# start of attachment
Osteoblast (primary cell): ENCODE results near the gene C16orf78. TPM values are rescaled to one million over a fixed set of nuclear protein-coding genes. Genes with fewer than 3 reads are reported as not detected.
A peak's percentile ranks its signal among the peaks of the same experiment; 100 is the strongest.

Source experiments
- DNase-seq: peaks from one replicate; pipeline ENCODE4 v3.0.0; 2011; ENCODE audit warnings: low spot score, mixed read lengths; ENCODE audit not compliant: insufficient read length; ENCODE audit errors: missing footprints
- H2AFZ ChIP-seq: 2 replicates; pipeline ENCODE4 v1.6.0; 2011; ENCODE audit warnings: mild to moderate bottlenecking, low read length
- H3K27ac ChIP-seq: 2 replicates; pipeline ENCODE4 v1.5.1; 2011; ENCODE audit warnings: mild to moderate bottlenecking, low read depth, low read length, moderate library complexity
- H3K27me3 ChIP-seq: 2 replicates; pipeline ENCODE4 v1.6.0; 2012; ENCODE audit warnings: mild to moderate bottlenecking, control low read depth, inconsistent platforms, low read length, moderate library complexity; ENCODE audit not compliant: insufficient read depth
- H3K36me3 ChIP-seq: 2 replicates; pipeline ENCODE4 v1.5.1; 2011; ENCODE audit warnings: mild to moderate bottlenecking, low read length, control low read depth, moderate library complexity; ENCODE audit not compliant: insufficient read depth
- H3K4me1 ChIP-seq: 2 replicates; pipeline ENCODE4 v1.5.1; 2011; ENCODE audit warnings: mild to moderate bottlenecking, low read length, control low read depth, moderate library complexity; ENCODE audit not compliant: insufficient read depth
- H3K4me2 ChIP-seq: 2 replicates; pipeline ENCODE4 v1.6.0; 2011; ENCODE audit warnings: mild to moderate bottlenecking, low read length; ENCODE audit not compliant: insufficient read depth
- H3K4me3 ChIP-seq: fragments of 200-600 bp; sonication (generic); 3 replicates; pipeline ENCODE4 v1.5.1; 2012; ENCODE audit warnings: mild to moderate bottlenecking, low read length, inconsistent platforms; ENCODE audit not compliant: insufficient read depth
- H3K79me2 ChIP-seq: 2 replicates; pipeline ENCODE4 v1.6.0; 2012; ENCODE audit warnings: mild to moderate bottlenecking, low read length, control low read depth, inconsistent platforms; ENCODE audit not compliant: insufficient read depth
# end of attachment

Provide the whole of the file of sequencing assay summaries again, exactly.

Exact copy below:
Osteoblast (primary cell): ENCODE results near the gene C16orf78. TPM values are rescaled to one million over a fixed set of nuclear protein-coding genes. Genes with fewer than 3 reads are reported as not detected.
A peak's percentile ranks its signal among the peaks of the same experiment; 100 is the strongest.

Source experiments
- DNase-seq: peaks from one replicate; pipeline ENCODE4 v3.0.0; 2011; ENCODE audit warnings: low spot score, mixed read lengths; ENCODE audit not compliant: insufficient read length; ENCODE audit errors: missing footprints
- H2AFZ ChIP-seq: 2 replicates; pipeline ENCODE4 v1.6.0; 2011; ENCODE audit warnings: mild to moderate bottlenecking, low read length
- H3K27ac ChIP-seq: 2 replicates; pipeline ENCODE4 v1.5.1; 2011; ENCODE audit warnings: mild to moderate bottlenecking, low read depth, low read length, moderate library complexity
- H3K27me3 ChIP-seq: 2 replicates; pipeline ENCODE4 v1.6.0; 2012; ENCODE audit warnings: mild to moderate bottlenecking, control low read depth, inconsistent platforms, low read length, moderate library complexity; ENCODE audit not compliant: insufficient read depth
- H3K36me3 ChIP-seq: 2 replicates; pipeline ENCODE4 v1.5.1; 2011; ENCODE audit warnings: mild to moderate bottlenecking, low read length, control low read depth, moderate library complexity; ENCODE audit not compliant: insufficient read depth
- H3K4me1 ChIP-seq: 2 replicates; pipeline ENCODE4 v1.5.1; 2011; ENCODE audit warnings: mild to moderate bottlenecking, low read length, control low read depth, moderate library complexity; ENCODE audit not compliant: insufficient read depth
- H3K4me2 ChIP-seq: 2 replicates; pipeline ENCODE4 v1.6.0; 2011; ENCODE audit warnings: mild to moderate bottlenecking, low read length; ENCODE audit not compliant: insufficient read depth
- H3K4me3 ChIP-seq: fragments of 200-600 bp; sonication (generic); 3 replicates; pipeline ENCODE4 v1.5.1; 2012; ENCODE audit warnings: mild to moderate bottlenecking, low read length, inconsistent platforms; ENCODE audit not compliant: insufficient read depth
- H3K79me2 ChIP-seq: 2 replicates; pipeline ENCODE4 v1.6.0; 2012; ENCODE audit warnings: mild to moderate bottlenecking, low read length, control low read depth, inconsistent platforms; ENCODE audit not compliant: insufficient read depth